He wakes up the next day to find himself shanghaied and now a part of J Company.  Master Sergeant Farell (Paxton) is there to greet him and escort the deserting private to his new billet.  Although minor roles both Gleeson and Paxton do their parts in repressing Cruise’s character as he develops throughout the film.  They both do an excellent job as comic relief throughout the film.  In spite of pleas that he is not a private but a major, Farell ignores him and introduces him to the people he will jump with tomorrow.  Being that "Edge of Tomorrow" officially opened in the United States on June 6, 2014 -- the 70th anniversary of D-Day, the Allied forces landing on the beaches of Normandy or that this war has already raged in Europe the war references abound.  UDF Special Forces Sergeant Rita Vrataski's (Blunt) face is plastered on the side of a bus with the tag The Angel of Verdun painted in red, as it drives by Cage the first day and every day that he wakes up.  She was the hero of the Battle of Verdun (not the one in WWI mind you) and the face of victory for the UDF.  Upon meeting his comrades for the first time, MS Farell catches them in the middle of a card game.  The Sargent compels the soldiers (co-ed) to eat a card from the deck.  Why?  Because he doesn't believe in gambling and that, each soldier is in charge of their own fate.  On his first jump, Bill Cage is scared as he suits up, in battle gear he has never worn before, he is scared as is yelling above the din of his plane being torn apart, WHERE'S THE SAFETY.  Bill Cage is scared as he drops onto the beach with J Company.  And he is scared when  his comrades die all around him.  He sees Vrataski moments after her plane crashes and she emerges and then is killed in an explosion.  Bill Cage is scared when he finally figures out how to turn off the safety and kill a few Mimics.  Bill Cage dies on the battlefield that day, but not without killing an Alpha Mimic whose blood is mixed with Cages as they both die.  Bill Cage wakes up, stuck in a time loop, he begins anew.


Fighting an enemy who knows the future, who can reset the day and learn from their enemy, is one that is impossible to beaten, that is the key to "Edge of Tomorrow."  The Mimics are perfectly evolved, world-conquering organisms.  Much like the bugs in Paul Verhoeven’s "Starship Troopers,” the Mimics have a hive mentality.  The power of the Mimics is now an ability that Cage now has and not sure what to do with it.  Not unlike "Groundhog Day," or "Source Code," Cage is able to change events as he progresses from a raw recruit to a battle-hardened warrior.  After meeting Vrataski on the battlefield, he convinces her that he has already fought this battle many times.  She too once had the ability to "reset" the day but now that is gone.  "Find me when you wake up," she says right before an explosion kills her.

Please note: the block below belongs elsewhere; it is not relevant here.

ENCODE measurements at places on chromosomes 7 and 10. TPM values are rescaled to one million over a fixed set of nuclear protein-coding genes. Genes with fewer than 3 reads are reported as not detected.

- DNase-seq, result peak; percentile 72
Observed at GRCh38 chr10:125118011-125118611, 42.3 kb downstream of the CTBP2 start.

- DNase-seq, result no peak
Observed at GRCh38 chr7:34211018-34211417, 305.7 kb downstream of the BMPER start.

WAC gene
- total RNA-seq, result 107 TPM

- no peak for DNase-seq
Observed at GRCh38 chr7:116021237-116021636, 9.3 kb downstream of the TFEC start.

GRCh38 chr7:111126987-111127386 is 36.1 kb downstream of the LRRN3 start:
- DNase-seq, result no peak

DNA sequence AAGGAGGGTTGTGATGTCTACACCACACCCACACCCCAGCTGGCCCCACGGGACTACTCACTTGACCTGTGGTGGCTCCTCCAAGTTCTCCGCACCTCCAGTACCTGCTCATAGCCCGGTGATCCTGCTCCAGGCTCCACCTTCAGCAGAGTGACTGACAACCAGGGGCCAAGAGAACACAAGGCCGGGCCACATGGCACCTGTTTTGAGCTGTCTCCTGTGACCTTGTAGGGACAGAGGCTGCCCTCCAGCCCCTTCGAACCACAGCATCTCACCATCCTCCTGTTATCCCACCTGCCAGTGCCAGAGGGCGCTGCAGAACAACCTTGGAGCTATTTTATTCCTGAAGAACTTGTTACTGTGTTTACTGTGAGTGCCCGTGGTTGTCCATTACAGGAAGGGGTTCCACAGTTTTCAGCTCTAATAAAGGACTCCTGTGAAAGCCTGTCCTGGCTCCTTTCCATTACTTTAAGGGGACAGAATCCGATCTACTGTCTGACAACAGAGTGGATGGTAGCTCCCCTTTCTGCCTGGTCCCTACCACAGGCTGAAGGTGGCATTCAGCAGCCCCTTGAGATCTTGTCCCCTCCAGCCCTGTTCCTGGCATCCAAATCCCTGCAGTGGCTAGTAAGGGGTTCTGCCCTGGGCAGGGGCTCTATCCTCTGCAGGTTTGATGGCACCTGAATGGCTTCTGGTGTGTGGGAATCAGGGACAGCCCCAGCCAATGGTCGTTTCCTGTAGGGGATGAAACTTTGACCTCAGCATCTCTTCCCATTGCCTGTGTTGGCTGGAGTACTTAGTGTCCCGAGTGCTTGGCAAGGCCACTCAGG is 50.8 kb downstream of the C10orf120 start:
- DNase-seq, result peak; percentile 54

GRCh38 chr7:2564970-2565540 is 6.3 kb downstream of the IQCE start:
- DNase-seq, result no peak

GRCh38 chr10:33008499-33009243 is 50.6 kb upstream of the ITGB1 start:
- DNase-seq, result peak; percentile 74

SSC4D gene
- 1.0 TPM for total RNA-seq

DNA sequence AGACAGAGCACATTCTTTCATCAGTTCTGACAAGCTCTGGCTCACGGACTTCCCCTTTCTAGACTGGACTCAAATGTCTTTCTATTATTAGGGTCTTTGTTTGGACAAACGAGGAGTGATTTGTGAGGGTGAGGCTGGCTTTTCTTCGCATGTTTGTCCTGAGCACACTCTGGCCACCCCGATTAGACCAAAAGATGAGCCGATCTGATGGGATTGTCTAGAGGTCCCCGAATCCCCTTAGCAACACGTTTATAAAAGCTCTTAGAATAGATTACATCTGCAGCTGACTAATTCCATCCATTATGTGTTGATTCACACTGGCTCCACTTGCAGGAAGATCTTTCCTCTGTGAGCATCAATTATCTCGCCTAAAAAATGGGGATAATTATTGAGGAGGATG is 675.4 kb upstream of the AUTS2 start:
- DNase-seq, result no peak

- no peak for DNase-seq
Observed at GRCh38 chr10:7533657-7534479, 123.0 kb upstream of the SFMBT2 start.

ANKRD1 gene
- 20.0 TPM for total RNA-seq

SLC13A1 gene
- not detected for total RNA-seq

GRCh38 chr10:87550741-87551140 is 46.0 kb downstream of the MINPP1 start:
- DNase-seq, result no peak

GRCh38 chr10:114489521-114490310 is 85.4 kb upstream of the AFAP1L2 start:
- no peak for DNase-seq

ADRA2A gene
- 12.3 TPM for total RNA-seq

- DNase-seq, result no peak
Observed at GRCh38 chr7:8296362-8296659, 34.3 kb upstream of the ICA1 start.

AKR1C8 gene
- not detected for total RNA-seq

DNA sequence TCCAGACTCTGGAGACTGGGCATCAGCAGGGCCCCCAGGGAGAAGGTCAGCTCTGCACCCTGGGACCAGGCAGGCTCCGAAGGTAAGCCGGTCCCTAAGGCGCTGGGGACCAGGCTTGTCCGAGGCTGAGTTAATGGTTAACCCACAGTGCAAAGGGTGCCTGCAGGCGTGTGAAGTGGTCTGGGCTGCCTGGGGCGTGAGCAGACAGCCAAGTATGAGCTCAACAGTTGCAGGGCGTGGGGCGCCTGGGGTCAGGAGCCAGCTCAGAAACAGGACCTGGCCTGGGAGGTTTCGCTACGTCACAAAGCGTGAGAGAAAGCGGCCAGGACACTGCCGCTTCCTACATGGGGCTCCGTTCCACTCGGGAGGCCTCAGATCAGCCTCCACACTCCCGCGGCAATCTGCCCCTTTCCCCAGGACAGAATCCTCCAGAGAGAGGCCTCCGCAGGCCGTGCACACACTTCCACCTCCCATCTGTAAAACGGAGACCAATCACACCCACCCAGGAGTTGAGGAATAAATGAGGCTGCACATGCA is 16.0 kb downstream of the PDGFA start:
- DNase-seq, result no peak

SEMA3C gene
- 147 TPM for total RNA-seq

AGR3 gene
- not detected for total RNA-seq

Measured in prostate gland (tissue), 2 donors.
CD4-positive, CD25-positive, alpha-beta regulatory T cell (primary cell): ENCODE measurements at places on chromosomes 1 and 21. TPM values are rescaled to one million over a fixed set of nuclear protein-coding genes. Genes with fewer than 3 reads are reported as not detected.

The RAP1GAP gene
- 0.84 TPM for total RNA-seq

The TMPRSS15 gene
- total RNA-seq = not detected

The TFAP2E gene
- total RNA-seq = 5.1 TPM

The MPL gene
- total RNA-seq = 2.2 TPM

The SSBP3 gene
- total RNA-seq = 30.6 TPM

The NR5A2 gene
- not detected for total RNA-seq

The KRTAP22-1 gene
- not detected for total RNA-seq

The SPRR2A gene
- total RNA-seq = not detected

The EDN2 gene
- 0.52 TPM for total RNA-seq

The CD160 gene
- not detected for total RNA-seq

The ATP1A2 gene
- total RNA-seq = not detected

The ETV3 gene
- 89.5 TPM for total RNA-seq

Edge of Tomorrow - Bill Paxton as Master Sergeant Farell | A Constantly Racing Mind

Part of the hero's journey is the training sessions.  This is where the protagonist learns the skills he will need to defeat the enemy.  At this time, we learn that the Mimics have a device that they use to reset the day and it is called the Omega.  Similar to "Galaxy Quest's" Omega 13 sphere, this one doesn't just go back 13 seconds.  This becomes the focus of the rest of the film, to destroy it.  While these scenes between Blunt and Cruise are essential to the building of their characters, they provide for much humor as Cruise's character dies in so many ironic and comical ways.  Like Wile E. Coyote, being killed many times in a single "Road Runner" cartoon, Cage endures the deaths, mostly by Vrataski at the end of her pistol as she "resets" him. 

Insanity: doing the same thing over and over again and expecting different results. -- Albert Einstein